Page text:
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For the Bills, Joe Schoen's Exit Underscores Winning Culture at Every Level

Because they've done it the right way, they anticipate more will follow Schoen out the door.

Losing assistant general manager Joe Schoen to the New York Giants on Friday was just the latest happening to validate what were controversial decisions by Sean McDermott to start from scratch five years ago.

McDermott did stick with general manager Doug Whaley and the scouting staff through that first NFL Draft as Bills coach in 2017, but then jettisoned everyone and replaced them with, among others, Schoen and general manager Brandon Beane.

Over the course of the next five seasons, the Bills entered a period of success not seen since their four straight trips to the Super Bowl in the early 1990s.

The Bills have had four winning seasons and four trips to the playoffs. They've won the AFC East two years in a row and will play the Kansas City Chiefs Sunday night for the right to go to the AFC Championship Game two years in a row.

McDermott has compiled a 52-35 record in his career, including 3-3 in the playoffs. He's almost certain to lose at least one of his top two assistants, offensive coordinator Brian Daboll and defensive coordinator Leslie Frazier during this year's head-coaching hiring cycle.

On the executive side, Schoen isn't even the first member of the front office to be cherry picked by another franchise. Before this season began, director of player personnel Dan Morgan was poached by the Panthers to be their assistant GM. 

Although Schoen had instantly become a trusted right-hand man, Beane is happy to see him go because he believes Schoen was such a fabulous choice by the Giants.

"He's a great evaluator, he's a great communicator," Beane said. "He's ... a really good leader. He can talk to the owner, he can talk to anybody -- sponsors, fans, whoever. He just knows how to relate. Very personable. Family Guy, and I could go on and on.

"You don't replace people like that right away. We have a good staff and people will try and fill this role, but you know, he'll definitely be missed."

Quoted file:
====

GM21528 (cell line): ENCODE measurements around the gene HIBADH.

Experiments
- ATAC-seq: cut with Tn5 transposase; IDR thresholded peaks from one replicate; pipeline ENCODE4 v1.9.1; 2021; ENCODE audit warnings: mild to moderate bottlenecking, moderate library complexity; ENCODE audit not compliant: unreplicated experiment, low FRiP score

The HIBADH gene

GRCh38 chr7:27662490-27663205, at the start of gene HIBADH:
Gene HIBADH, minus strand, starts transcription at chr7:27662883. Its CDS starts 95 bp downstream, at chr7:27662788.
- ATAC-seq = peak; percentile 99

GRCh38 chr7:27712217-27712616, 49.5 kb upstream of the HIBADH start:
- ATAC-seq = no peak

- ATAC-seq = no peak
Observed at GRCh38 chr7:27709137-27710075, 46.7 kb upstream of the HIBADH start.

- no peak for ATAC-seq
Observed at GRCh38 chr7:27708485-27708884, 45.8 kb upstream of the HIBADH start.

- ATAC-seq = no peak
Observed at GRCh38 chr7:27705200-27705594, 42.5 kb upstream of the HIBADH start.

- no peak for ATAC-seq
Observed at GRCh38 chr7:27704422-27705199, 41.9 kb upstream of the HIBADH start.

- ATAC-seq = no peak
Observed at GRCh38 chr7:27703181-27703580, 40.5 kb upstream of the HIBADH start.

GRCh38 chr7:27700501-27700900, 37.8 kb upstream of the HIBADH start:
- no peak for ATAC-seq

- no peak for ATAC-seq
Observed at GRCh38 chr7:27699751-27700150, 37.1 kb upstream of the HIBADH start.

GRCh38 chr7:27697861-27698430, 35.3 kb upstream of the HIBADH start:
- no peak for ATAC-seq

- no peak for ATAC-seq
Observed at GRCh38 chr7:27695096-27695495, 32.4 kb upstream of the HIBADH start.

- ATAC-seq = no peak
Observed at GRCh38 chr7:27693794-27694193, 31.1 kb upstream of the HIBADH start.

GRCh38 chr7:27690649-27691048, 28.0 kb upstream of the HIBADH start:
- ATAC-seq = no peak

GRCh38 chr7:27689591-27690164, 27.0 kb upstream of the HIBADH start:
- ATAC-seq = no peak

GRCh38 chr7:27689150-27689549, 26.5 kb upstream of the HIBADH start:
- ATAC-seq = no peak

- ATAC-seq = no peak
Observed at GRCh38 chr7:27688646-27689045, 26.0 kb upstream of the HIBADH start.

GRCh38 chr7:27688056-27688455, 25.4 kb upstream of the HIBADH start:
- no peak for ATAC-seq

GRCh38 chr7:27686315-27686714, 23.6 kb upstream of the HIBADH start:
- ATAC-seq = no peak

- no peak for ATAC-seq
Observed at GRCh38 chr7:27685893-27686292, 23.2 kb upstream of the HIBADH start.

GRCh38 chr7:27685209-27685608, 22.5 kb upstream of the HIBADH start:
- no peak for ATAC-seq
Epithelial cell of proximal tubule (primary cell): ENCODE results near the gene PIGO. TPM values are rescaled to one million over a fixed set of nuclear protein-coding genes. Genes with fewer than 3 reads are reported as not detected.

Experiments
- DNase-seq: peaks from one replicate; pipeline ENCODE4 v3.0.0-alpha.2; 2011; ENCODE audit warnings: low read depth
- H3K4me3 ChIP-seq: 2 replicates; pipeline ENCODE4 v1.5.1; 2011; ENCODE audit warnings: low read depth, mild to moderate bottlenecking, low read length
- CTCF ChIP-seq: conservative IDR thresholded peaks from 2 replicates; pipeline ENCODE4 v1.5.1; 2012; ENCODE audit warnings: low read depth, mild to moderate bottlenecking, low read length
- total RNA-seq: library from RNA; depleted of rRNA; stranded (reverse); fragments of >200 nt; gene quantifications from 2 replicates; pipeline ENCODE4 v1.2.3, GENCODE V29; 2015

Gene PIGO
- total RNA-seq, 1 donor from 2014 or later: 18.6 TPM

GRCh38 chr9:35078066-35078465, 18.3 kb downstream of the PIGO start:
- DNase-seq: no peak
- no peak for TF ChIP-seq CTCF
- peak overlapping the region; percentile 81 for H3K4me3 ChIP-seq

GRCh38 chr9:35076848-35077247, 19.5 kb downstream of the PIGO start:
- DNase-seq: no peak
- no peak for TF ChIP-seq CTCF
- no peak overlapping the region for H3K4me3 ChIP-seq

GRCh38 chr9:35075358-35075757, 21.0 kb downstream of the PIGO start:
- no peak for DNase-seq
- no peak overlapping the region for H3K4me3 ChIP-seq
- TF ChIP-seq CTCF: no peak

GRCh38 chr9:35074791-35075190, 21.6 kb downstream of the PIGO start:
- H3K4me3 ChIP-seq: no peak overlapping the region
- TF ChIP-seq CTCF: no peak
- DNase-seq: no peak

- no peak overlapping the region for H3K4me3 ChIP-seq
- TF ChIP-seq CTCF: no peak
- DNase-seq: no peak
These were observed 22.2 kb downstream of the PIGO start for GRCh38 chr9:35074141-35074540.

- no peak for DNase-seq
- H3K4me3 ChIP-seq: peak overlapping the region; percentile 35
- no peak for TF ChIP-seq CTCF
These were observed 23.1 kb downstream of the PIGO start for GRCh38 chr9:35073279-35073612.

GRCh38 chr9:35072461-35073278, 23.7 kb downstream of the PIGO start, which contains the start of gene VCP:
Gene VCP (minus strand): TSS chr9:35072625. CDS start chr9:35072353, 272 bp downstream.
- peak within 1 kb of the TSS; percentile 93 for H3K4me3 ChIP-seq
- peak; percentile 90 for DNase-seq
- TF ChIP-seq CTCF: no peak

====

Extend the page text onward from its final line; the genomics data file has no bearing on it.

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More important than Schoen's ability to talk is his willingness to listen, Beane pointed out.

"He's not going to walk in to those offices and act like he's got all the answers, whether he's talking to scouts, whether he's talking to the PR department, the training room," Beane said. "It's an all-encompassing job.

"You know, I let Joe be involved in everything. ... Joe has dealt with agents, he's recruited players here when it comes down to after the draft or a time when, you know, in free agency when it's not about the money anymore. He understand all that stuff. Again, he's got great relationships with with other GMs, assistant GMs, personnel directors, coaches around the league. Those are all the reasons I think he's going to be very successful when he gets himself planted there in New York."

For the Bills, seeing Schoen depart is simply the cost of success.

As far as that goes, the mentality in the front office is the same as the one on the field. It's next man (or woman) up.

Beane pointed to a few who are on the rise, like assistant director of player personnel Terrance Gray, senior director of pro scouting Malik Boyd and senior personnel adviser Brian Gaine.

"We've got some young guys underneath them and a couple of young ladies that are grooming themselves as well," Beane said.

One thing is for certain: The more the Bills keep winning, the more qualified people they'll keep losing.

But the reason they're in this position in the first place is being able to identify them, so there is no concern as long as the pipeline keeps flowing.

Nick Fierro is the publisher of Bills Central. Check out the latest Bills news at www.si.com/nfl/bills and follow Fierro on Twitter at @NickFierro. Email to Nicky300@aol.com.